• ESC Carrier - Celine Zhang '26: Utilizing an NTC thermistor, acting as a mechanism for the modularization and protection of the ESCs. Learn more here
    • Power Board - Max Liu '26: Dual output buck converter with reverse polarity protection and current sensing. Learn more here
    • ESC - Byran Huang '25: Powered by RP2040s, acting as the driving board for controlling the thrusters. They handle a lot of current. Learn more here
    • LVX - RAKWireless: The OFDM module produced by RAKWireless, formally known as the LX200V20EVB
  • Conversational Terminology:
    • Altan: the magic word to yell when the code does not work as expected. Duration only lasts for the 23-24 and 24-25 season.
    • Throwing: when somebody makes an accidental mistake that results in unwanted circumstances.
    • Calcs: not calculus (although it can be). It simply refers to any important calculation/verification that is necessary for a circuit, such as: trace thickness of a power network, impedance calculations for a high frequency trace, voltage drop across a system, or even just a simple calculation of whether a resistor will blow up given a expected load.

Writing Docs

It is expected of every MUREX Robotics Electrical member to write documentation in a timely manner. The "docs" are built with Nextra, which puts Markdown files in a easily-readable format and deploys to GitHub Pages through GitHub Actions.

  • When adding docs, it should outline any work you have done, and any specialized knowledge required. Pictures are good.
  • In writing any docs, if there is precedent, follow it.
  • If there is not, find precedent online and follow that.
  • All prose must be at least semi-formal and clearly written, with the assumption that the reader has intermediate electronics knowledge.
  • Markdown must follow regular linting.

Git Commits

Once you've done some work, either in writing documentation or working in KiCAD, how do you commit it? Good question. To make sure everyone's on the same page, we follow a commit standard. Commits are incredibly important – think of them as chapters in a book. They track changes over time, meaning incremental updates are much better than a big one. For example:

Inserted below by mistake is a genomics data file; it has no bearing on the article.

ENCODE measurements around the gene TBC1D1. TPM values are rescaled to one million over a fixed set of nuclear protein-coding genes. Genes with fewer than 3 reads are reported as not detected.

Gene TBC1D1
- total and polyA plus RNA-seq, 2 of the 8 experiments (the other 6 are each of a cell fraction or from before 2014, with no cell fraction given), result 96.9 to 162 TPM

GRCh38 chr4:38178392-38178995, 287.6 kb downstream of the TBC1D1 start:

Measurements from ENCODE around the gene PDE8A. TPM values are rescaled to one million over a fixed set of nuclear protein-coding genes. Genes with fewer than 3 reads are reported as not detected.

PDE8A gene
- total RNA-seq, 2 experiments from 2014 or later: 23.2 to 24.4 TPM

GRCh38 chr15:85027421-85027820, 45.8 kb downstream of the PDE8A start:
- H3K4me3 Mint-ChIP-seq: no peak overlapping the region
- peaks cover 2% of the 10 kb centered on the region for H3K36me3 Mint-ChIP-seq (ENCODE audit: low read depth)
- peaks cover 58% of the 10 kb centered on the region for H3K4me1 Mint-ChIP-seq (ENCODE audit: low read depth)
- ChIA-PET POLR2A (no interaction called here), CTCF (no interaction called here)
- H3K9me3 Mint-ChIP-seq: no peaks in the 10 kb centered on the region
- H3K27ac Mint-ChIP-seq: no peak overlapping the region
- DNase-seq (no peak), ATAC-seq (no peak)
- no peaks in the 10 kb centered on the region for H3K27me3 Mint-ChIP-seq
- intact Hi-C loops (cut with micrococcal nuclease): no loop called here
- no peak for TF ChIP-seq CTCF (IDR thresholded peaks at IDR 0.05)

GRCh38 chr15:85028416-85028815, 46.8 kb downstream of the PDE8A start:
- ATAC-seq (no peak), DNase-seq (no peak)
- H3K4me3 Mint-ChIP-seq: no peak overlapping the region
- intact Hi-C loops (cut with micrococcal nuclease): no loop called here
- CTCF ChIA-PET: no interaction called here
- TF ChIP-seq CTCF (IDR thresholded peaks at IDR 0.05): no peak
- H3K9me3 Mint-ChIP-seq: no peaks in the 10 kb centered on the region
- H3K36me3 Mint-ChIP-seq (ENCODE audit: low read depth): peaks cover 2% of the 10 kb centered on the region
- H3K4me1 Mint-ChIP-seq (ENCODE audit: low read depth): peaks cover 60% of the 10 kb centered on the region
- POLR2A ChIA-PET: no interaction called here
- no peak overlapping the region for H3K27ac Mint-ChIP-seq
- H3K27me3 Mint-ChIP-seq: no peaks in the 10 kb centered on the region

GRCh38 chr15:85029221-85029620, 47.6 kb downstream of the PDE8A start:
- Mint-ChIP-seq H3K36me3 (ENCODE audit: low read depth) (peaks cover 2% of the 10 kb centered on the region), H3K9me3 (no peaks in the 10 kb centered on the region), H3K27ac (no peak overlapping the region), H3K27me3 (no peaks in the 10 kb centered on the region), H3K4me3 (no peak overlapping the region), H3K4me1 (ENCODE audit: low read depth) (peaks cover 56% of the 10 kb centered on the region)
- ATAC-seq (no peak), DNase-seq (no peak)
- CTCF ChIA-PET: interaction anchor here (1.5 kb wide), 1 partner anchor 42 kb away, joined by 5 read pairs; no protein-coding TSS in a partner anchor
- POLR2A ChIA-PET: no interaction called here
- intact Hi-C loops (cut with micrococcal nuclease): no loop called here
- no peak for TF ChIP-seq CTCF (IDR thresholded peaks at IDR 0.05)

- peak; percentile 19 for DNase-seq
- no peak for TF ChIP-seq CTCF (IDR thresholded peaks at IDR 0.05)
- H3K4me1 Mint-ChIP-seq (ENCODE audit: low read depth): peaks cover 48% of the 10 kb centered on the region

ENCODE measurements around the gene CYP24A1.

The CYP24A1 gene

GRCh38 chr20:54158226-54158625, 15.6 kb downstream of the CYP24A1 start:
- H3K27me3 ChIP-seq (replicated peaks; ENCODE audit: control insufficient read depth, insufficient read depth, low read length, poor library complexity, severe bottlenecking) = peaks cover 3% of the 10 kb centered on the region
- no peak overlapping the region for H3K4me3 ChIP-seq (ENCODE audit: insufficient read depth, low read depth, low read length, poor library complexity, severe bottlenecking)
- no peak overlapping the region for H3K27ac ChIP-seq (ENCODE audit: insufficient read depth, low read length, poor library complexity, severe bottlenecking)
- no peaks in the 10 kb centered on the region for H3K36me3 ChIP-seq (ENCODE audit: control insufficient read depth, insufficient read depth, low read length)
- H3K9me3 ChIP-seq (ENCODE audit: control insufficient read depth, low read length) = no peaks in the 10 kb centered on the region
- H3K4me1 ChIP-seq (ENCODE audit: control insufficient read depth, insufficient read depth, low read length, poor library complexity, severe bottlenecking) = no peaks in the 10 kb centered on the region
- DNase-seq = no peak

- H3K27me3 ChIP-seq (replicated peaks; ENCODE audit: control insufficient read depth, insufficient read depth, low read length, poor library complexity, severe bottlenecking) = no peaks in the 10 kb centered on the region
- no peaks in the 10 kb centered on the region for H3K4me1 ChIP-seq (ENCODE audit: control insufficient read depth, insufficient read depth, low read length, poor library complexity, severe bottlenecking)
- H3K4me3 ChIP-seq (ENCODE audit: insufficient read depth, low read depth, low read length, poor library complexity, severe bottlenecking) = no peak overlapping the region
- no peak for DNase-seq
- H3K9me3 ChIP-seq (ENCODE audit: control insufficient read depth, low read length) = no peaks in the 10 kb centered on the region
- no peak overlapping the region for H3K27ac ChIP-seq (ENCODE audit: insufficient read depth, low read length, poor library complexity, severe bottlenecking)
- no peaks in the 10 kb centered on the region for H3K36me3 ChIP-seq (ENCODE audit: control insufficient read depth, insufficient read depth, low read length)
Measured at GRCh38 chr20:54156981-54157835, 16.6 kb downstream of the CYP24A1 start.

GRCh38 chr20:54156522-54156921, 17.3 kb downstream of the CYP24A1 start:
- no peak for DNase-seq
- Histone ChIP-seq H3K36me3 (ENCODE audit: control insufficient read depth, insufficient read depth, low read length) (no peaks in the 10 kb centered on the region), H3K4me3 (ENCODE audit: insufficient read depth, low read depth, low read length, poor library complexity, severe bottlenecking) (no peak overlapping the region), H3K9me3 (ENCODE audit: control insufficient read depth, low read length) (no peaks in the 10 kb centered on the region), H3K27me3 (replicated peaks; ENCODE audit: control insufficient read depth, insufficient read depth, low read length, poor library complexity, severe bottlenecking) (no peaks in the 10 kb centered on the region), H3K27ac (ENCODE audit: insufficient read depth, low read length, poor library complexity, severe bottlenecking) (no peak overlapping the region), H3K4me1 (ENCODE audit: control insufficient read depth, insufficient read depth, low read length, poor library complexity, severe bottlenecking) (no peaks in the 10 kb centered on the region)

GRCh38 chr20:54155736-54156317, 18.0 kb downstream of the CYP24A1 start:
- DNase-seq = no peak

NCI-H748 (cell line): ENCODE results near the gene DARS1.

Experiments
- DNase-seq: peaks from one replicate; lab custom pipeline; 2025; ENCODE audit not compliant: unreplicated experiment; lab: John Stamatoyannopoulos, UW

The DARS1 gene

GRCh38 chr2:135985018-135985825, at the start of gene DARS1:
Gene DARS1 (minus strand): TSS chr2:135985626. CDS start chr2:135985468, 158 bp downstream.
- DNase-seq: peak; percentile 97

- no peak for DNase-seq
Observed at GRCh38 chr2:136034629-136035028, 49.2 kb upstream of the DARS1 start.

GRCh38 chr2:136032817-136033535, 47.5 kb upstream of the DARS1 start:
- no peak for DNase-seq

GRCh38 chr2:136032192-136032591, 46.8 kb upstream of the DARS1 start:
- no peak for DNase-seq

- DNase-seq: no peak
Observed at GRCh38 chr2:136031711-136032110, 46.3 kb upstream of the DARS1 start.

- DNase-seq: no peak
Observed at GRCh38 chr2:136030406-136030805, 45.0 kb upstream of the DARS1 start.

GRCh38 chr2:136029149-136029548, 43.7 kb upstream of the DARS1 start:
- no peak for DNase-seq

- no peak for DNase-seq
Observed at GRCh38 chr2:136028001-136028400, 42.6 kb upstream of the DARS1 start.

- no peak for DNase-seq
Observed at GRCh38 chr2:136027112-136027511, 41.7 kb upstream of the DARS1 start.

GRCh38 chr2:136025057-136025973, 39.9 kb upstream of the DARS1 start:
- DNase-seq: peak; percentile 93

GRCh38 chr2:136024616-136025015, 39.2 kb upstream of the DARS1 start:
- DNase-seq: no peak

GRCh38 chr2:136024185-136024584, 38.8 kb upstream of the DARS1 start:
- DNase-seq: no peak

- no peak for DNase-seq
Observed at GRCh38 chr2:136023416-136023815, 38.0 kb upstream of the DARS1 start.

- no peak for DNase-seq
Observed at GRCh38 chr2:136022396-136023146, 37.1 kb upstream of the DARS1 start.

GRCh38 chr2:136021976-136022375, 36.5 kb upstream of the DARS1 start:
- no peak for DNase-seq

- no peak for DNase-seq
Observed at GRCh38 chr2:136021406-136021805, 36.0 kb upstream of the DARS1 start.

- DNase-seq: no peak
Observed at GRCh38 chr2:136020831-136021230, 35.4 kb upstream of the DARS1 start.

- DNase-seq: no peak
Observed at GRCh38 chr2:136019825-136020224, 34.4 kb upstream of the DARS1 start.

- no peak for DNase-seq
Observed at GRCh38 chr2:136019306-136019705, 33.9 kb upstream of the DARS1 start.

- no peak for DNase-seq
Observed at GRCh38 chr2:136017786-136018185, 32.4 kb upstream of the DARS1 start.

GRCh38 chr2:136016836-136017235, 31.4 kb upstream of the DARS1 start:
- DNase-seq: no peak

Feat[project-name]: initialized project
Feat[project-name]: initial schematic design
Feat[project-name]: finalized schematic design
Feat[project-name]: initial component layout
Fix[project-name]: fixing component layout
Feat[project-name]: routing
Fix[project-name]: fixes according to feedback
Feat[project-name]: routing v2
Feat[project-name]: routing v3
Feat[project-name]: finalized routing
Feat[project-name]: board file production ready
Feat[project-name]: optimized BOM
Feat[project-name]: tape-out stage

... is a lot better than

Feat[project-name]: <insert project name> done

Commit standards apply to all commits on Git to the MUREX organization. Since we're a pretty small team, we don't implement any PR system or much CI/CD for those who come from a software development background, but a good commit history is important.

Attempt the Impossible

Going to back our "mission statement"... (it's not really a mission statement, more a motivational quote)

Attempt the impossible

What does this mean? Now that you have read through what MUREX Robotics Electrical (or elec) is all about and equipped with technical expertise, we can finally say what the true meaning is.

Attempt the impossible: We do it the best way possible. If pre-built parts or breakout boards don't cut it, we don't use it. If a processor isn't powerful enough, we don't use it. If a board isn't small enough, we make it smaller. No matter how difficult it may be to accomplish, we will follow through. No matter how hard it is. Things don't always go your way. No matter how hard you try to perfect your schematic, your PCB layout, your system integration, it still might not work out. Things are bound to go wrong, and it is up to us do it right. It's "impossible", a non-MUREX Robotics Electrical member might say. However, we accept it as the process. In the end, we will have achieved something others might have called "impossible". But the achievement only comes through endless, motivated attempts at the impossible.


This is not the end of your learning, only to jumpstart the beginning. 99% of knowledge comes from failing. This is especially true in electronics. Nobody can call themselves a master without having released some magic smoke (opens in a new tab). All the links listed above are excellent resources to explore further. The YouTube channels are basically MUREX Electrical's subscription feed. We strongly encourage you to do the same.

Think Different
Unleash Innovation
Do It Right

Always attempting the impossible,

  • Byran Huang '25
  • Max Liu '26
  • Altan Unver '25
  • Crane Lee '27
  • Varit Asavathiratham '25


  • Chaney Hollis '23